From Instant-Mix Imperial Democracy (Buy One, Get One Free), a lecture by Arundhati Roy, New York City, 13 May 2003:
The last building on the ORHA list of 16 sites to be protected was the Ministry of Oil. It was the only one that was given protection.
When the Turkish government temporarily bowed to the views of 90 percent of its population, and turned down the U.S. government's offer of billions of dollars of blood money for the use of Turkish soil, it was accused of lacking "democratic principles." According to a Gallup International poll, in no European country was support for a war carried out "unilaterally by America and its allies" higher than 11 percent. But the governments of England, Italy, Spain, Hungary, and other countries of Eastern Europe were praised for disregarding the views of the majority of their people and supporting the illegal invasion. That, presumably, was fully in keeping with democratic principles. What's it called? New Democracy? (Like Britain's New Labour?)
In stark contrast to the venality displayed by their governments, on the 15th of February, weeks before the invasion, in the most spectacular display of public morality the world has ever seen, more than 10 million people marched against the war on 5 continents. Many of you, I'm sure, were among them. They - we - were disregarded with utter disdain. When asked to react to the anti-war demonstrations, President Bush said, "It's like deciding, well, I'm going to decide policy based upon a focus group. The role of a leader is to decide policy based upon the security, in this case the security of the people."
Italian Prime Minister Silvio Berlusconi, for instance, has a controlling interest in major Italian newspapers, magazines, television channels, and publishing houses. The Financial Times reported that he controls about 90 percent of Italy's TV viewership. Recently, during a trial on bribery charges, while insisting he was the only person who could save Italy from the left, he said, "How much longer do I have to keep living this life of sacrifices?" That bodes ill for the remaining 10 percent of Italy's TV viewership. What price Free Speech? Free Speech for whom?
Since the war's end, every subsequent revelation which has seemed to refute the previous dire claims of the Bush Administration has been brushed aside. Instead of addressing the contradictory evidence, the White House deftly changes the subject. No weapons of mass destruction have yet turned up, but we are told that they will in time. Perhaps they yet will. But, our costly and destructive bunker busting attack on Iraq seems to have proven, in the main, precisely the opposite of what we were told was the urgent reason to go in. It seems also to have, for the present, verified the assertions of Hans Blix and the inspection team he led, which President Bush and company so derided. As Blix always said, a lot of time will be needed to find such weapons, if they do, indeed, exist. Meanwhile Bin Laden is still on the loose and Saddam Hussein has come up missing.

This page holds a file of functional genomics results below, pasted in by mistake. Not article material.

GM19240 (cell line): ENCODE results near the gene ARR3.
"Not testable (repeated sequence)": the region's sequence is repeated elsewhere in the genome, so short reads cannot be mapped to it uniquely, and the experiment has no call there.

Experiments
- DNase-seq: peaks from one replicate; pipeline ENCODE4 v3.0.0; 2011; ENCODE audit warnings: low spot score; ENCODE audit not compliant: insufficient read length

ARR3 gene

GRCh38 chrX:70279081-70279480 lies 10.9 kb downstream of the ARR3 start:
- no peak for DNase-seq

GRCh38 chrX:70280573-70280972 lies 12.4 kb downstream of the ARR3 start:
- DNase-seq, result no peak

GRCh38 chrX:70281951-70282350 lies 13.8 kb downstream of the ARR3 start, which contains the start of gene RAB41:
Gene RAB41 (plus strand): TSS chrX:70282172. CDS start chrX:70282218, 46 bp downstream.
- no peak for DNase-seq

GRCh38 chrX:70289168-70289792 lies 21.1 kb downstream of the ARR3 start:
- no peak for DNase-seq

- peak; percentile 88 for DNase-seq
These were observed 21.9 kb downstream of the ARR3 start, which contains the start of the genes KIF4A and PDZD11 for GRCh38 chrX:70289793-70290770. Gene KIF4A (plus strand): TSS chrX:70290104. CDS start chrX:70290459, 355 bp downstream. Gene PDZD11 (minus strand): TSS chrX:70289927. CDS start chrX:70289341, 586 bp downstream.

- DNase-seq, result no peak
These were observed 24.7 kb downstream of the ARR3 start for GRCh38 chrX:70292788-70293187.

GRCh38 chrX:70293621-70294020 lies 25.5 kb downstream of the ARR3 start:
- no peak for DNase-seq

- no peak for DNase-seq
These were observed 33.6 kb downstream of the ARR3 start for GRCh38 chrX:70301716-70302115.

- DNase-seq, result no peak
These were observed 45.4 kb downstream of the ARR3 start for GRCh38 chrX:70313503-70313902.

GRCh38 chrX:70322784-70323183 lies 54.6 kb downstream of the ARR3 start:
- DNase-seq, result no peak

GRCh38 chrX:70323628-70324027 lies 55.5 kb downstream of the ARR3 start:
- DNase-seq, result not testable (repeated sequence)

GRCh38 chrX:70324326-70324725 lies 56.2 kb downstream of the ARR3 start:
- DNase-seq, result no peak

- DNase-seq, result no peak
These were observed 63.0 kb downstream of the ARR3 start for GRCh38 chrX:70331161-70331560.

The Administration assured the U.S. public and the world, over and over again, that an attack was necessary to protect our people and the world from terrorism. It assiduously worked to alarm the public and blur the faces of Saddam Hussein and Osama Bin Laden until they virtually became one.
What has become painfully clear in the aftermath of war is that Iraq was no immediate threat to the U.S. Ravaged by years of sanctions, Iraq did not even lift an airplane against us. Iraq's threatening death-dealing fleet of unmanned drones about which we heard so much morphed into one prototype made of plywood and string. Their missiles proved to be outdated and of limited range. Their army was quickly overwhelmed by our technology and our well trained troops.
The path of diplomacy and reason have gone out the window to be replaced by force, unilateralism, and punishment for transgressions. I read most recently with amazement our harsh castigation of Turkey, our longtime friend and strategic ally. It is astonishing that our government is berating the new Turkish government for conducting its affairs in accordance with its own Constitution and its democratic institutions.
Indeed, we may have sparked a new international arms race as countries move ahead to develop WMD as a last ditch attempt to ward off a possible preemptive strike from a newly belligerent U.S. which claims the right to hit where it wants. In fact, there is little to constrain this President. Congress, in what will go down in history as its most unfortunate act, handed away its power to declare war for the foreseeable future and empowered this President to wage war at will.